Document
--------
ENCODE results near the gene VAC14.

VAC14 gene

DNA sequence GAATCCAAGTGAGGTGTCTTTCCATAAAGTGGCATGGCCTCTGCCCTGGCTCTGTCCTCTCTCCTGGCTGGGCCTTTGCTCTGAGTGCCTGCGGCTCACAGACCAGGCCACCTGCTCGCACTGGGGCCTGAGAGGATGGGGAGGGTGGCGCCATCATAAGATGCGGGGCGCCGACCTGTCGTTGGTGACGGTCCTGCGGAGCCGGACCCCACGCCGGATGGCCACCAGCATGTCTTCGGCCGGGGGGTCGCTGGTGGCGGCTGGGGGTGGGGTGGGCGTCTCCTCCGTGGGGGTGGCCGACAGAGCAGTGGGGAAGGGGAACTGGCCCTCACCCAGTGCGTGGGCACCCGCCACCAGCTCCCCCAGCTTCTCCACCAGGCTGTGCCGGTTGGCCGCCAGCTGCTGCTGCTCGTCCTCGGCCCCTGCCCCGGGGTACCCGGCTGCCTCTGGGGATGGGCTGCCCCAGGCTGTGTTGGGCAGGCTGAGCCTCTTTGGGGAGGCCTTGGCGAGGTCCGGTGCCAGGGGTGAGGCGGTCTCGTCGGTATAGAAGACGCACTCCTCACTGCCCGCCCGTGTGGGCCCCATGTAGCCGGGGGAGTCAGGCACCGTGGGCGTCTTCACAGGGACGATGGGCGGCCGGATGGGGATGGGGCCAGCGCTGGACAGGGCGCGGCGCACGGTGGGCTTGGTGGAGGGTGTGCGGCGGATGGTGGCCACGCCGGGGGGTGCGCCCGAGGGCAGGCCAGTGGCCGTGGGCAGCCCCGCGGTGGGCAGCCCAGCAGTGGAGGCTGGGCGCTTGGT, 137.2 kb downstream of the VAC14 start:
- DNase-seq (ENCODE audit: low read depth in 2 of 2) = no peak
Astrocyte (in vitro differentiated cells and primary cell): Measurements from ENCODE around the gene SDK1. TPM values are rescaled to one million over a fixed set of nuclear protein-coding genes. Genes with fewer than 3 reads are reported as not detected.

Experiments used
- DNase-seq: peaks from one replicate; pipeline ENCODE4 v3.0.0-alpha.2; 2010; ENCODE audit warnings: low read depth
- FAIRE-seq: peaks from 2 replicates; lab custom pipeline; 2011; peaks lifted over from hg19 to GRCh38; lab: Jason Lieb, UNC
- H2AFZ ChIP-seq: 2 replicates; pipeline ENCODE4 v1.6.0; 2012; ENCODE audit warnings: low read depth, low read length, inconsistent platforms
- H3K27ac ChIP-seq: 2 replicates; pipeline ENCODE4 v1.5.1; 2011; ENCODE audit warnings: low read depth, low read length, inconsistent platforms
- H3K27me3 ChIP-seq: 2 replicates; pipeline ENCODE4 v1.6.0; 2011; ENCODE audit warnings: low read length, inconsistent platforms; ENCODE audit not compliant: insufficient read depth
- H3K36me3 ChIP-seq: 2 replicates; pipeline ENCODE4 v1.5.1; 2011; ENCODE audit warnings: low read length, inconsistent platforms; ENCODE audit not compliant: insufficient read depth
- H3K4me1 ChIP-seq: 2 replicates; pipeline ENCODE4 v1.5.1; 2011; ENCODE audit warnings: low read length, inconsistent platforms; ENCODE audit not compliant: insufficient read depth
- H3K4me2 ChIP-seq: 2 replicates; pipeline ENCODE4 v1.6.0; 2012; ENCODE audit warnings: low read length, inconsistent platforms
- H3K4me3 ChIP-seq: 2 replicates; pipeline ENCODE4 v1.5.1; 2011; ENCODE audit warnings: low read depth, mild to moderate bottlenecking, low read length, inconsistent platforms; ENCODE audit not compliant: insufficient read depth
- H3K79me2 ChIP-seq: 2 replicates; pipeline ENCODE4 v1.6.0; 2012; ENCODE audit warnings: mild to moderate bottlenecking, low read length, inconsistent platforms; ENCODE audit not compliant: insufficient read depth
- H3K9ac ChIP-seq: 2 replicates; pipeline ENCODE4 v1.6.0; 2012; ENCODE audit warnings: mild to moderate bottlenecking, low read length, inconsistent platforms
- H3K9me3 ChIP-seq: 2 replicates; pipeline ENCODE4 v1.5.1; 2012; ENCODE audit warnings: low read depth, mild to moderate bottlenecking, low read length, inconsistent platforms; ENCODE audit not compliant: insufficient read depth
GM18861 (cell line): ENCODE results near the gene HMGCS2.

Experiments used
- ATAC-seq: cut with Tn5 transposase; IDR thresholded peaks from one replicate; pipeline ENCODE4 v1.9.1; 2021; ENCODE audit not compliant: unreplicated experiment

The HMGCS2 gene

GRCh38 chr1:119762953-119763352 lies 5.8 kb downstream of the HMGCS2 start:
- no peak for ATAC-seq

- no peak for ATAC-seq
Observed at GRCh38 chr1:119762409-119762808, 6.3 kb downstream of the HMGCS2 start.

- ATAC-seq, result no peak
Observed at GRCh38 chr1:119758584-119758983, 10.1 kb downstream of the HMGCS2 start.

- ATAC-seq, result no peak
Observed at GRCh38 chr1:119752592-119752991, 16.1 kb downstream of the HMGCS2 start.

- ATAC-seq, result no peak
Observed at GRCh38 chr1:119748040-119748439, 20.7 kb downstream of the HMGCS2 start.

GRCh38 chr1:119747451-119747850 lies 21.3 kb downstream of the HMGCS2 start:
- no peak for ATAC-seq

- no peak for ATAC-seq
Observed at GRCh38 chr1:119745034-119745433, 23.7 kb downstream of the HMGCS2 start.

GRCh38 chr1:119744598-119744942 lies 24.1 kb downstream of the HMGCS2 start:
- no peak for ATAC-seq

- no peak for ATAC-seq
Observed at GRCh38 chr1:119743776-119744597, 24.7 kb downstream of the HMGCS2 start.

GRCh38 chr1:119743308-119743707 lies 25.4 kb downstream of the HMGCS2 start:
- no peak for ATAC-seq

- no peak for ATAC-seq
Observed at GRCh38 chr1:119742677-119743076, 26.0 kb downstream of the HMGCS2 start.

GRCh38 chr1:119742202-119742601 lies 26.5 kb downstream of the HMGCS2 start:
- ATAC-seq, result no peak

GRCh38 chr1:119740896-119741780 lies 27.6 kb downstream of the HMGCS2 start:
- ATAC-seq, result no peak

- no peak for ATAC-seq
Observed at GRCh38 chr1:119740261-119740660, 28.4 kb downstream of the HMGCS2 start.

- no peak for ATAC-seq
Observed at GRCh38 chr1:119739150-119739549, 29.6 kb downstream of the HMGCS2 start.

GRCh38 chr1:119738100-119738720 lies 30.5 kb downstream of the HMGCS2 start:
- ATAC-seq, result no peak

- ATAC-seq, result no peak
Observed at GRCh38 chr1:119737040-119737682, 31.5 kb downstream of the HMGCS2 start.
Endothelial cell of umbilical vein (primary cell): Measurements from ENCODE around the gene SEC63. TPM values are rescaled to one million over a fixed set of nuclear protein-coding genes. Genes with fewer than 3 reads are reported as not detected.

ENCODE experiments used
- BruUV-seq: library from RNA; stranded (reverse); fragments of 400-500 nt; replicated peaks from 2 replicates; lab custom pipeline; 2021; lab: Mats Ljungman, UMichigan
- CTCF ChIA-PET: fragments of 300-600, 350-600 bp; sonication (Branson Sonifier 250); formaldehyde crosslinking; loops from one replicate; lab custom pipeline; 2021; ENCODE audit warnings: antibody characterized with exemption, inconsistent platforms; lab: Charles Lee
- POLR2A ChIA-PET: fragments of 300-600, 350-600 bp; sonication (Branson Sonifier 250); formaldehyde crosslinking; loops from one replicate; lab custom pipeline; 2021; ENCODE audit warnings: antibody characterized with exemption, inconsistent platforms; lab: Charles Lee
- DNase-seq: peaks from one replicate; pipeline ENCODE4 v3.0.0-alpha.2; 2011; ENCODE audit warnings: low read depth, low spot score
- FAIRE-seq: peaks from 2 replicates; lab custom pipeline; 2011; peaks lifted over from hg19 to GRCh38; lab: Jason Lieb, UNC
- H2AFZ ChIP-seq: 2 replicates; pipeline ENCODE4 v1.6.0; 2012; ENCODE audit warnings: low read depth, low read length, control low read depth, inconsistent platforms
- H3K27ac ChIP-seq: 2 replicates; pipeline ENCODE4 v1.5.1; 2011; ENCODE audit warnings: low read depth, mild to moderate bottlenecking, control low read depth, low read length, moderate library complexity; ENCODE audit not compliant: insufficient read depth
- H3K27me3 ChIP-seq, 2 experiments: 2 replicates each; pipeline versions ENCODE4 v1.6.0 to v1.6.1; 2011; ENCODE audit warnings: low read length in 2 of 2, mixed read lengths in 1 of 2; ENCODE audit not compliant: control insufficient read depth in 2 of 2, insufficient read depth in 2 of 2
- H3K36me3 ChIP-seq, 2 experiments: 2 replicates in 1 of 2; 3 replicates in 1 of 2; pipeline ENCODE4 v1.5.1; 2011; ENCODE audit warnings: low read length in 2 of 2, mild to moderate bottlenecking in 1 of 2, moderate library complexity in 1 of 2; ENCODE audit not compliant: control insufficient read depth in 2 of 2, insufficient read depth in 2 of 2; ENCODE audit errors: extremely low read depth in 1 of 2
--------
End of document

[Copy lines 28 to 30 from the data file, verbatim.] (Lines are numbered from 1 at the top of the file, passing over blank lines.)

Observed at GRCh38 chr1:119758584-119758983, 10.1 kb downstream of the HMGCS2 start.

- ATAC-seq, result no peak
Observed at GRCh38 chr1:119752592-119752991, 16.1 kb downstream of the HMGCS2 start.